DiversityNursing Blog

Tips For Balancing A Nursing Career and Parenting

Posted by Diversity Nursing

Fri, Sep 30, 2022 @ 11:55 AM

GettyImages-1325578537Being a parent and a Nurse are demanding roles and it may seem almost impossible to thrive and manage both at the same time, but it is possible! If you're a parent in the Nursing field consider these tips below. 

Parent Guilt

This feeling of missing out on important moments in your children's lives while away at work can really build up negative emotions such as anxiety and depression. 

Author and Journalist Amy Westervelt has some advice to overcoming this guilt. First, stop beating yourself up over your choices and circumstances. Instead, remember the reasons behind your choices. Every time you think to yourself, “I feel bad about __” replace that with, “I made that decision because ___” and then move forward.

 Amy mentions it's important to remember that guilt is inherently tied to empathy. Feeling guilty means you have compassion, care, and concern for those around you. 

Set Standards Early

You must show up and give it your all at work as well as at home so it's best if you set clear parameters and priorities from the start. Openly talk with Supervisors, Coworkers, and Family about what shifts and commitments you are able to attend.

It's great to help coworkers with an extra shift from time to time but work shouldn't come at the expense of your family. If it's your day off, don't check emails and voicemails, focus solely on enjoying your time with loved ones. 

Connect With Fellow Nurse Parents 

There are plenty of Nurses who have children, it's a good idea to get to know them. They can give you tons of great advice and suggestions to improve your work life balance.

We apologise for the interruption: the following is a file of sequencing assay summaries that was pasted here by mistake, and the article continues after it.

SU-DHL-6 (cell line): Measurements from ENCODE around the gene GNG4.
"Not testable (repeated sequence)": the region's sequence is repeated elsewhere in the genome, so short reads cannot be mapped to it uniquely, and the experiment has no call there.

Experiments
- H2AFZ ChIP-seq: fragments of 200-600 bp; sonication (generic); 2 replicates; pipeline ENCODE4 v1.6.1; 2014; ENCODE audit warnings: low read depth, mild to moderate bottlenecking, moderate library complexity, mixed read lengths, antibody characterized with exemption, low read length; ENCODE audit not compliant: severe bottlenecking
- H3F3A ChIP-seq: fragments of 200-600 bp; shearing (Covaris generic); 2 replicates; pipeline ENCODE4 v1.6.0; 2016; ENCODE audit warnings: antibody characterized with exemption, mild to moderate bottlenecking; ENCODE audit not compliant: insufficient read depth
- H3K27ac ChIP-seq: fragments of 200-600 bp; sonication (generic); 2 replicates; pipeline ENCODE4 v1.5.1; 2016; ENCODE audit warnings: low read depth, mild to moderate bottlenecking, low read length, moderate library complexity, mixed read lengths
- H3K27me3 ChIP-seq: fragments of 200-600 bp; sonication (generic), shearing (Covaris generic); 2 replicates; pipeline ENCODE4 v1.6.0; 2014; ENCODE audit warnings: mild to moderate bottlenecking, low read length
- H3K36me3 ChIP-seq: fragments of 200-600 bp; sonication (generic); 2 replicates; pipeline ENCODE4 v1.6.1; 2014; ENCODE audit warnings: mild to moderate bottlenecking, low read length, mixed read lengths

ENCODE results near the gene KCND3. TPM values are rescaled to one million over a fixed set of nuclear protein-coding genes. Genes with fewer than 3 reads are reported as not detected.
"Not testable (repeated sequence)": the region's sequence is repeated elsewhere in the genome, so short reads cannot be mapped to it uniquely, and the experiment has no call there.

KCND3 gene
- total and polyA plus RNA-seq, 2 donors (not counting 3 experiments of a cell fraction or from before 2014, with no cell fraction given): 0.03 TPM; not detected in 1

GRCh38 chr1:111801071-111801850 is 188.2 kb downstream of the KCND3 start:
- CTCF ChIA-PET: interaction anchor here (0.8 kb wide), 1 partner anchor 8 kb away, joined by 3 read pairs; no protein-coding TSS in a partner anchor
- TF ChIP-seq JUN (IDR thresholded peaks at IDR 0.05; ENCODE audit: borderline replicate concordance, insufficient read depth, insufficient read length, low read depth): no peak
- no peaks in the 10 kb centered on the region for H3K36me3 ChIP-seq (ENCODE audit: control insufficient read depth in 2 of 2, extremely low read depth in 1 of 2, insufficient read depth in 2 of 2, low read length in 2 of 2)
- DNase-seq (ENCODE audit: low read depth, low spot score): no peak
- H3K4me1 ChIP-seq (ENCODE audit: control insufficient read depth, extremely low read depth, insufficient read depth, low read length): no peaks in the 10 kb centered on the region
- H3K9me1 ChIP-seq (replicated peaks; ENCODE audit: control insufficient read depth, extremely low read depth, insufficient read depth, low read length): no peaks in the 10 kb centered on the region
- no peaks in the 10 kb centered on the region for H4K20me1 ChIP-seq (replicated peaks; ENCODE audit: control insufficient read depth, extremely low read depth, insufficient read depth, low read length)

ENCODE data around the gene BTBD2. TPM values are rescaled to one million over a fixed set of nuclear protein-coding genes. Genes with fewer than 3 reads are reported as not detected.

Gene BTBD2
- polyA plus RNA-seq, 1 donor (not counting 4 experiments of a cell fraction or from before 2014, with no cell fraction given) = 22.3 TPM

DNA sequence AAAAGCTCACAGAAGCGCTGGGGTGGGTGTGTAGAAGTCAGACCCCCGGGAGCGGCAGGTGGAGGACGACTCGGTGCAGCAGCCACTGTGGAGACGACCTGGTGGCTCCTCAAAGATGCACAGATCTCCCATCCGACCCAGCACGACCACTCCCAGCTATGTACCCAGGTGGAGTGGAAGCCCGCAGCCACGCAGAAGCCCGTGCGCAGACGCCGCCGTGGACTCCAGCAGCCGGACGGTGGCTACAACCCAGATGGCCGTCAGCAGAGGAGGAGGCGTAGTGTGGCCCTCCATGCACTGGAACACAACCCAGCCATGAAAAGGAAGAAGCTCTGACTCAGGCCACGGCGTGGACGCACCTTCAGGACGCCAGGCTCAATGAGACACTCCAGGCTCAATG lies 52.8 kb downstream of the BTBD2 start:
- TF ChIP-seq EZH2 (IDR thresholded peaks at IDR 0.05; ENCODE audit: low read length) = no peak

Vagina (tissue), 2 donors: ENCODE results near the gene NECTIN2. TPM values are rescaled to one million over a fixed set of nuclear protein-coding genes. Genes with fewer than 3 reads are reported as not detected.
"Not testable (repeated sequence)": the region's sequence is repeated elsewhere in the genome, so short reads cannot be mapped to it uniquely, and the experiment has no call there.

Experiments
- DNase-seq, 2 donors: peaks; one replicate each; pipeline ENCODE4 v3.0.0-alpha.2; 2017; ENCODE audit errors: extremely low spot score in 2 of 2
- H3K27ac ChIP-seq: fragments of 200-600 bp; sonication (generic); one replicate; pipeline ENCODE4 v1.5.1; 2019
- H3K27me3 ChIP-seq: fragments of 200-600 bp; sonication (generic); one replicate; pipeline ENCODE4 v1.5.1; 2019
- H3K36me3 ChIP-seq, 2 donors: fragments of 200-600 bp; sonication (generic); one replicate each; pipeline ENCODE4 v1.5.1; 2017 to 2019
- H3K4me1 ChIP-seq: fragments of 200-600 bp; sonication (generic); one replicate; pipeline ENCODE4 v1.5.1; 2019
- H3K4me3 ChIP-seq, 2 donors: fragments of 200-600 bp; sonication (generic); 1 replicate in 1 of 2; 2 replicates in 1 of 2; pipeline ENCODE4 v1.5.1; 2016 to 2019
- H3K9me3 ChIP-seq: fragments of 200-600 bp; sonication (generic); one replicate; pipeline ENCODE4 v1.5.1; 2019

These parents know exactly what you're going through and can offer empathy and support. Just being able to talk to someone who can relate is a stress reliever. 

Declutter Your Days

In a perfect world you'd attend every parent teacher meeting, do car pool, eat pizza after soccer matches, etc. but in reality you can't say yes to everything. Life can become hectic with everyone's different schedules.

So in order to stay on top of everyone's availability, creating a calendar at home and on your phone is a great way to stay organized. You can plan out meals for the week, keep track of extra curricular activities, kid's chores etc. Organization is key to a good work life balance.  

Hired Help

If you can afford to outsource help it can alleviate a lot of stress and free up time to spend with your family. For example, if trips to the grocery store are taking up too much time try getting them delivered. Overwhelmed with house cleaning? Hire someone to come and help clean for a couple hours. You find you don't have the energy to walk your dogs, local dog walkers are always available. 

Don't Forget About You

Balancing family and your career can tire you out physically and mentally. There's the old saying, "You can't pour from an empty glass." So it's important to take care of yourself. 

It's okay to ask friends and family for a helping hand in taking care of the kids so you can have some time to do things for you.

Use that calendar we mentioned above to schedule some self-care or time for the hobbies you enjoy. And if you find yourself with an open time slot, that doesn't necessarily mean you should fill it, leave some space to breathe. 

Give yourself some of the love you are constantly giving to others. You are a wonderful Parent and a terrific Nurse, so keep going - you got this! 

Topics: nursing career, self-care, work life balance, parenting

Quality of Nursing Worklife: Balancing work and life

Posted by Pat Magrath

Thu, Sep 29, 2016 @ 12:22 PM

CNR-Ad1.jpgWork/life balance has been on people’s minds for decades. As individuals and companies strive to improve work/life balance, we want to focus on work/life balance for Nurses. Are you familiar with Dr. Brooks Quality of Nursing Worklife Survey? If not, this article will help you and your place of employment.